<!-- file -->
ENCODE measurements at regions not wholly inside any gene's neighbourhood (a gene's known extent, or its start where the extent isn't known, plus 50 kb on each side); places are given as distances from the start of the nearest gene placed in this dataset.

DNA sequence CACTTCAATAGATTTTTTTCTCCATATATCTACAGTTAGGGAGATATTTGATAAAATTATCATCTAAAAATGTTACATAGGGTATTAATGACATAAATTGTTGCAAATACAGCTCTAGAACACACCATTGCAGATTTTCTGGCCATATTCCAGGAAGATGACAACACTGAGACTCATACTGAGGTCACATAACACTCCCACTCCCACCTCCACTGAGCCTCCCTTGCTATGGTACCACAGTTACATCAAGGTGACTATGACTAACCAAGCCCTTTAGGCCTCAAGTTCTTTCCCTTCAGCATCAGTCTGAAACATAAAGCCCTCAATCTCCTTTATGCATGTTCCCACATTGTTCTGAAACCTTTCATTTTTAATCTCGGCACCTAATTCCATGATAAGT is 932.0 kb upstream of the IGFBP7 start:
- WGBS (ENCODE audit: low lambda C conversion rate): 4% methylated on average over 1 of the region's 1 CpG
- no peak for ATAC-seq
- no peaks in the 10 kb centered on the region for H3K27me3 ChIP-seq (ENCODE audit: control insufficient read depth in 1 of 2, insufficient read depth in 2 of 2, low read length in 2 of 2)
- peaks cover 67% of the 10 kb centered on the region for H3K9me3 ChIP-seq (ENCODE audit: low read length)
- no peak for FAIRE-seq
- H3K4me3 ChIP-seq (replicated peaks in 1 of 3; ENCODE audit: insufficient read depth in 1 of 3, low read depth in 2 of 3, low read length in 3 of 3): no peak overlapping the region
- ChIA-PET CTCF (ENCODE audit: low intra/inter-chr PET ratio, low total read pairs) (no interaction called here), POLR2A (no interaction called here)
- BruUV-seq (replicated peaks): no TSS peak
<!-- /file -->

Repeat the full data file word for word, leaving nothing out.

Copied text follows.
ENCODE measurements at regions not wholly inside any gene's neighbourhood (a gene's known extent, or its start where the extent isn't known, plus 50 kb on each side); places are given as distances from the start of the nearest gene placed in this dataset.

DNA sequence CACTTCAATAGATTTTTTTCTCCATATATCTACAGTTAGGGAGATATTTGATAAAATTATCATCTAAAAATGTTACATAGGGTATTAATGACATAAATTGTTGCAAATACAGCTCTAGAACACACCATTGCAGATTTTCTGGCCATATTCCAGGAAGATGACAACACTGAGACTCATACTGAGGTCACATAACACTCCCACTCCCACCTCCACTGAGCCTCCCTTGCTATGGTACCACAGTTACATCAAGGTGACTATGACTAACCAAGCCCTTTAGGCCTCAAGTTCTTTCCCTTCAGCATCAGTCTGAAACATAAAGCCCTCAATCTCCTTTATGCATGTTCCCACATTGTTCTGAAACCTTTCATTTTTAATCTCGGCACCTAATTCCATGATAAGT is 932.0 kb upstream of the IGFBP7 start:
- WGBS (ENCODE audit: low lambda C conversion rate): 4% methylated on average over 1 of the region's 1 CpG
- no peak for ATAC-seq
- no peaks in the 10 kb centered on the region for H3K27me3 ChIP-seq (ENCODE audit: control insufficient read depth in 1 of 2, insufficient read depth in 2 of 2, low read length in 2 of 2)
- peaks cover 67% of the 10 kb centered on the region for H3K9me3 ChIP-seq (ENCODE audit: low read length)
- no peak for FAIRE-seq
- H3K4me3 ChIP-seq (replicated peaks in 1 of 3; ENCODE audit: insufficient read depth in 1 of 3, low read depth in 2 of 3, low read length in 3 of 3): no peak overlapping the region
- ChIA-PET CTCF (ENCODE audit: low intra/inter-chr PET ratio, low total read pairs) (no interaction called here), POLR2A (no interaction called here)
- BruUV-seq (replicated peaks): no TSS peak